October 16

Three best practices to eliminate embarrassing typos

    Sometimes it's not our editing skills copy
    Let’s start this off with a good dose of honesty.

    How often do you push your writing to the very last minute of the deadline? You’re still writing fresh sentences, even during the eleventh hour.

    If you’re a normal person, you’d answer that you’re still writing up until the last minute at least 85% of the time. Heck, I’d have to answer that way, too.

    Well, then, it’s no wonder that we have errors in our writing! We’re trying to create new content (even if it’s just a sentence or two) at the same time we’re trying to read (really fast!) through what we’ve already written to catch those last, lingering typos and grammatical errors.

    What inevitably happens? Editing embarrassment.

    I’ll let you in on a classic case of editing embarrassment that happened to me just last week, and my email list got to witness the whole thing. (In case you’re not on my email list, you should know that my email list folks are fantastic, and the more I get to know them, the more I appreciate them. If you want to join the awesome email list, check out that subscribe box right there in the sidebar. >>>)

    I had written last week’s post several days early, gave myself a gold star for planning ahead, and titled the post “The Lost Art of Reading Aloud.” As I was putting the post into WordPress and editing and tweaking and making everything look pretty, I added a few sentences here and there. After I’d published, I sent the post out to my email list. It was getting close to lunch time, and I was on other deadlines, and my fingers were moving faster than my brain.

    What did I type into the subject line that went to my entire email list? “The lost are of reading aloud.” Holy smokes! There’s no hoping that one goes unnoticed!

    Some of the kind-hearted folks on my email list gently pointed out the typo, as well as two other “little errors.” I’d misspelled the names of Dr. Seuss AND Tolkien! Talk about blasphemy.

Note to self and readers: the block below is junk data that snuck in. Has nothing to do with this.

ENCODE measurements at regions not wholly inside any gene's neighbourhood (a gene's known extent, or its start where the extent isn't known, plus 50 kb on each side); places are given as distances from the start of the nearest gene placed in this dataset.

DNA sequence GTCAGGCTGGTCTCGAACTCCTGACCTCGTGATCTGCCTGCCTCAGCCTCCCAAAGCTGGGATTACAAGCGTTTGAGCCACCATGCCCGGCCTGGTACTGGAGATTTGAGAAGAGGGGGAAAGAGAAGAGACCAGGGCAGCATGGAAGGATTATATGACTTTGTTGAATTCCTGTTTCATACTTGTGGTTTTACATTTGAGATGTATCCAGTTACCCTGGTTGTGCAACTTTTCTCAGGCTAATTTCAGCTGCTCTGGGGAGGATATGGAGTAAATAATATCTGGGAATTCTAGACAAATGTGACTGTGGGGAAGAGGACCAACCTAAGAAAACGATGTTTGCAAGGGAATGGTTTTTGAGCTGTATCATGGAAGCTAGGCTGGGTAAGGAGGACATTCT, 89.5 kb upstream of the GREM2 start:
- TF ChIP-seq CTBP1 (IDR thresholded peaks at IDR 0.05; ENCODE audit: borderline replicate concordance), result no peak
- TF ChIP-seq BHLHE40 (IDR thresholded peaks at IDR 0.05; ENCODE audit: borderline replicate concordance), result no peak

I took a few moments to recover myself. I fixed the names in the published post, and then I decided to send a follow-up email, one with a little self-degrading humor and permission to revel in a persnickety editor’s humanity.

    WELL, wouldn’t you know? There was another typo in that email. Gosh darn it, can’t catch a break. I decided to leave well enough alone and hope for silent forgiveness on the part of my list.

    But I just couldn’t shake the string of errors. I tried to psychologically let myself off the hook in all the ways we always do. I was tired and hungry. I was preoccupied with another deadline. It was just four misspelled words out of over 1,000 – they just happened to be in prominent positions.

    None of my excuses made me feel any better. I’m betting that when you have a major goof-up and try to convince yourself of all the perfectly good reasons that the goof-up is not a reflection of who you are, as an intelligent person, the excuses don’t do a lot to assuage your embarrassment much either.

    It’s time for us to fess up.

    Sometimes, it’s not our editing skills. It’s our time management skills.

    Here are three practices that would improve the quality of our writing drastically, and help us to completely eliminate embarrassing typos, if only we would implement them regularly:

    1. Finish the final draft early. It’s actually fairly easy to push yourself to finish the rough draft early. Even high school students can manage that. What distinguishes a pro from an amateur, though, is the ability to actually finish the final, polished, pitch-perfect draft early. And then do one, last proofread before sending it off.

    2. Allow time for one last proofread after you’ve have finished adding content. Don't be in such a rush that you are trying to add new content while doing that one, last proofread. Oh, it is so tempting! You just added a couple of sentences here and there. Surely you don’t need to proofread again? Wrong. Writing and editing are two completely different mental processes. Even editors can’t write and edit at the same time (much as we like to think we can). If you’re in “writing mode,” you’re much more prone to make mistakes. You can best catch those mistakes when you’re in “editing mode.” So, if you add a sentence to a paragraph, go back and proofread the entire paragraph. It’ll only take a minute.

    3. Do not attempt even simple multi-tasking while editing. Try to edit substantial chunks without interruptions or distractions. Close the web browser (or at least the inbox and Facebook tabs!), put your phone on do not disturb, turn off background TV or music with words. Try to edit chunks of at least 500-1,000 words at one time. Don’t think you can edit one paragraph, check the “bloop” from your Facebook tab, edit another paragraph, glance at the text message that came in, and then jump right back into editing the next paragraph, all while Lorde is singing about Royals and tigers on a gold leash or whatever. All of those micro-interruptions and auditory distractions completely undermine any ability to edit. Sure, take a break every few thousand words, so your eyes don’t glaze over, but make your breaks intentional.

    And let’s remind ourselves that we’re all human. In this Age of Busyness, we sometimes suffer less from poor writing or editing skills and more from poor time management skills.

    What about you? Any other time management practices that help you write and edit more effectively?


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